Houston, Dickerson & Dickerson, Inc. v. Nationwide Property and Casualty Insurance Company

Filing 13

AMENDED ORDER as to 12 Order on Motion to Remand. Defendant has (10) days from the Order to file a responsive pleading to Plaintiff's complaint. Signed by Honorable Robert T. Dawson on July 8, 2013. (lw)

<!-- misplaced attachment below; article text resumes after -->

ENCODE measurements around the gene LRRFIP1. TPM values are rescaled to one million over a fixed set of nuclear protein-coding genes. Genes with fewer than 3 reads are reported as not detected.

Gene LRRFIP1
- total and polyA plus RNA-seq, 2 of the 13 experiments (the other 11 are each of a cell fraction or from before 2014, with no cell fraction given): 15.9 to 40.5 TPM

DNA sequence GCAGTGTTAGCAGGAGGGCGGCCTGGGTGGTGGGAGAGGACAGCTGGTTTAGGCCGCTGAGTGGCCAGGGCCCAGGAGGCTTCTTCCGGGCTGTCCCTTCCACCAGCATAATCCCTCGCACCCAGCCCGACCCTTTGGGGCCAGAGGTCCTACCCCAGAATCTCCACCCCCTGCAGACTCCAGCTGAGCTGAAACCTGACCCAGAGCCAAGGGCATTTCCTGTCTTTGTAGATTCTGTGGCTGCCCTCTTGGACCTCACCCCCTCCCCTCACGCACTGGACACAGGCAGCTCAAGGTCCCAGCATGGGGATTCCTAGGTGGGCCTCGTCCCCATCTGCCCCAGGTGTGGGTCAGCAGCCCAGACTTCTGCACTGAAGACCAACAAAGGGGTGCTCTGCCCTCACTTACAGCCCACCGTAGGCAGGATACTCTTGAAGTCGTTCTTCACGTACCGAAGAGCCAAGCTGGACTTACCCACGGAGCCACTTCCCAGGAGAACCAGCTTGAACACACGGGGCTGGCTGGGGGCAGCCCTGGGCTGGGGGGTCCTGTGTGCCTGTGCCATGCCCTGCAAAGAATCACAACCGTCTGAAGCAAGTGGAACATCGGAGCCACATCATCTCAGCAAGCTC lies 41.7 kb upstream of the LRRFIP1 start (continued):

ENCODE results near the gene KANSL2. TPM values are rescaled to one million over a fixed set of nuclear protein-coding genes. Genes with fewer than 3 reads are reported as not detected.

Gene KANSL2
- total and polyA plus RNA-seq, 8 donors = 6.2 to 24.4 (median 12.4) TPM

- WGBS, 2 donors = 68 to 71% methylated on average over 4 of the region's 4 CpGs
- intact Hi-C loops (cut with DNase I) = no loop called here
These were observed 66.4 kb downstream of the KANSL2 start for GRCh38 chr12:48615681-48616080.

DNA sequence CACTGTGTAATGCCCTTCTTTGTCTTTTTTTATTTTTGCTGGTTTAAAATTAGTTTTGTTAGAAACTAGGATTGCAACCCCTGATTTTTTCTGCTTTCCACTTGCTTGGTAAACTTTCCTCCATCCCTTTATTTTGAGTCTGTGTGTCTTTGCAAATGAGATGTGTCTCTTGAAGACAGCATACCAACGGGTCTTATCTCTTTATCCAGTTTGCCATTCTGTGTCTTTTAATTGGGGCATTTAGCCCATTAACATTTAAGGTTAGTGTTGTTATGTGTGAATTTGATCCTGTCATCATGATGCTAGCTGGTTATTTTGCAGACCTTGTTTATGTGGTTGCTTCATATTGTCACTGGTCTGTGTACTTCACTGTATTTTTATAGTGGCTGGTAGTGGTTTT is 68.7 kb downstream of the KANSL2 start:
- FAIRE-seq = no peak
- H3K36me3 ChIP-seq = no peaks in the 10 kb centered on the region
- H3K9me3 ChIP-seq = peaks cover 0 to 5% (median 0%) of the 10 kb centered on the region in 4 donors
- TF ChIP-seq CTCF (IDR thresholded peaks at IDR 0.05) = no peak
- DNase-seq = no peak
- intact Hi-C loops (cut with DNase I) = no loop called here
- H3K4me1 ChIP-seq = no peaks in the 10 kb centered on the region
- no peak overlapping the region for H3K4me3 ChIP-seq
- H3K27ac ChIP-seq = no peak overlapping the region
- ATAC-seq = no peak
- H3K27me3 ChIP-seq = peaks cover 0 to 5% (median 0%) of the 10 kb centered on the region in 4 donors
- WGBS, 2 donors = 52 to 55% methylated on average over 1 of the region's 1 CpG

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IN THE UNITED STATES DISTRICT COURT WESTERN DISTRICT OF ARKANSAS FORT SMITH DIVISION HOUSTON, DICKERSON & DICKERSON, INC. d/b/a HARVEST FOODS OF CLARKSVILLE v. PLAINTIFF No. 13-2125 NATIONWIDE PROPERTY AND CASUALTY INSURANCE COMPANY DEFENDANT AMENDED ORDER Currently before the Court are Plaintiff’s First Amended Motion for Remand and supporting Defendant’s Response (doc. 11). brief (docs. 9-10), and Plaintiff disputes the existence of jurisdiction as the amount in controversy does not exceed $75,000. For the reasons that follow, Plaintiff’s Amended Motion to Remand (doc. 9) is DENIED. Plaintiff’s original motion to remand (doc. 6) is DENIED AS MOOT. Generally, the district courts of the United States are “courts of limited jurisdiction. They possess only that power authorized by Constitution and statute.” Allapattah Servs., Inc., 545 U.S. 546, Exxon Mobil Corp. v. 552 (2005). Federal courts must strictly construe the federal removal statute, and resolve any ambiguities about federal jurisdiction in favor of remand. Transit Casualty Co. v. Certain Underwriters at Lloyd’s of London, 119 F.3d 619, 625 (8th Cir. 1997). A defendant in state court may remove the case to federal court if the defendant can demonstrate that the federal court has original jurisdiction over the case. 28 U.S.C. § 1441(a). This requirement is met in one of two ways; i.e., (1) the case in question involves a federal question, or (2) diversity jurisdiction exists. In a case where the plaintiff’s pleadings do not allege a federal question “the matter in controversy [must exceed] the sum or value of $75,000, exclusive of interest and costs, and [must involve] citizens of different states.” 28 U.S.C. § 1332(a). The party invoking federal jurisdiction must prove the requisite amount by a preponderance of the evidence. James Neff Kramper Family Farm P’ship v. IBP, Inc., 393 F.3d 828, 831 (8th Cir. 2005). This rule applies even in a removed case where the party invoking jurisdiction is the defendant. Id. In the present case, it is not disputed that diversity of citizenship exists and the only issue is whether the $75,000 statutory minimum is met. I. Procedural History Plaintiff filed its Complaint against Defendant on or about March 21, 2013, in the Circuit Court of Johnson County, Arkansas, (Case No. CV-2013-34) alleging a breach of contract by failure to pay an alleged indisputable loss under the insurance policy after a demand had been made; pursuant to Ark. Code Ann. 23-79-208 (2012). 2 Defendant removed the action to this Court asserting the existence of (Doc. 1). diversity jurisdiction under 28 U.S.C. 1332(a). Plaintiff filed an Amended Motion to Remand (doc. 9) contending that Defendant failed to demonstrate the amount-incontroversy was satisfied. Plaintiff contends the contractual damages of $62,271.79, together with the 12% penalty of $7,472.62 ($73,580.47) and stipulated attorneys’ fees of $1,419.50 totals $74,999.97; would be an amount not in excess of $75,000.00. Defendant states the stipulated amount of attorneys’ fees has no legal affect, and when reasonably calculated with all damages sought, the amount-in-controversy easily exceeds the $75,000.00 threshold. II. Amount in Controversy “As the party seeking removal and opposing remand, [defendant] has the burden of establishing federal subject matter jurisdiction.” McNutt v. General Motors Acceptance Corp., 298 U.S. 178, 189, (1936); Hatridge v. Aetna Casualty & Surety Co., 415 F.2d 809, 814 (8th Cir. 1969); In re Business Men’s Assurance Company of America, 992 F.2d 181, 183 (8th Cir. 1993). In a diversity case, where the complaint alleges no specific amount of damages or an amount under the jurisdictional minimum, the removing party must prove by a preponderance of the evidence that the amount in controversy exceeds $75,000. 3 See In re Minnesota Mut. Life Ins. Co. Sales Practices Litig., 346 F.3d 830, 834 (8th Cir. 2003). The statutory award of attorney fees does count toward the jurisdictional minimum for diversity jurisdiction.” Crawford v. F. Hoffman-La Roche Ltd., 267 F.3d 760, 766 (8th Cir. 2001). in Likewise, the 12% statutory penalty may also be included calculating exists. whether the requisite amount in controversy Peacock & Peacock, Inc. v. Stuyvesant Ins. Co., 332 F.2d 499, 502 (8th Cir. 1964). The United States Supreme Court held that a post removal stipulation reducing damages below the $75,000.00 threshold may not defeat federal subject matter jurisdiction. St. Paul Mercury Indem. Co. v. Red Cab Co., 303 U.S. 283, 294 (1938). Powell v. State Farm Fire and Casualty Insurance Co., 2010 WL 379643 (W.D. Ark., Jan. 27, 2010). Therefore, though the Plaintiff is the “master of his complaint and his choice of forum should not easily be disturbed,” the Plaintiff may not stipulate fees in order to defeat subject matter jurisdiction. St. Paul, 303 U.S. 283, 294. Plaintiff contends the stipulation is merely a "clarification" of the unspecified amount of requested attorneys' fees and therefore falls established in St. Paul. under an exception (Doc. 1, pg. 4). to the rule However, it is clear that Plaintiff's stipulation is a "change" in the amount sought 4 by the Plaintiff in order to defeat jurisdiction and is therefore void of legal effect. Bell v. Hershey Co., 557 F.3d 953 (8th Cir. 2009); ANPAC v. Dow Quimica de Columbia, 988 F.2d 559, 565 (9th Cir. 1993). A defendant may defeat the Plaintiff’s Motion to Remand by establishing that the amount in controversy exceeds $75,000 by a preponderance of the evidence. Haynes v. Louisville Ladder Grp., LLC, 341 F. Supp. 2d 1064, 1067 (E.D. Ark. 2004). Defendant must establish by a preponderance of the evidence that attorneys’ fees will come to at least $1,419.54. Fees for services already rendered must be taken into consideration as well as a reasonable calculation for future attorneys’ fees. Feller v. Hartford Life & Acc. Ins. Co., 817 F. Supp. 2d 1097, 1105 (S.D. Iowa 2010). Taking into consideration fees for services already rendered together with a reasonable estimate of fees for services to be performed throughout the remainder of the legal proceedings, it is reasonable to conclude the amount in controversy will exceed $75,000.00. III. Conclusion The Court finds Defendant has proved by a preponderance of the evidence that the amount in controversy exceeds $75,000. Accordingly, Plaintiff’s Amended Motion to Remand (Doc. 9) is hereby DENIED. Plaintiff’s original Motion to Remand (doc. 6) is 5 DENIED AS MOOT. Defendant has (10) days from the Order to file a responsive pleading to Plaintiff’s complaint. IT IS SO ORDERED this 8th day of July, 2013. /s/ Robert T. Dawson Honorable Robert T. Dawson United States District Judge 6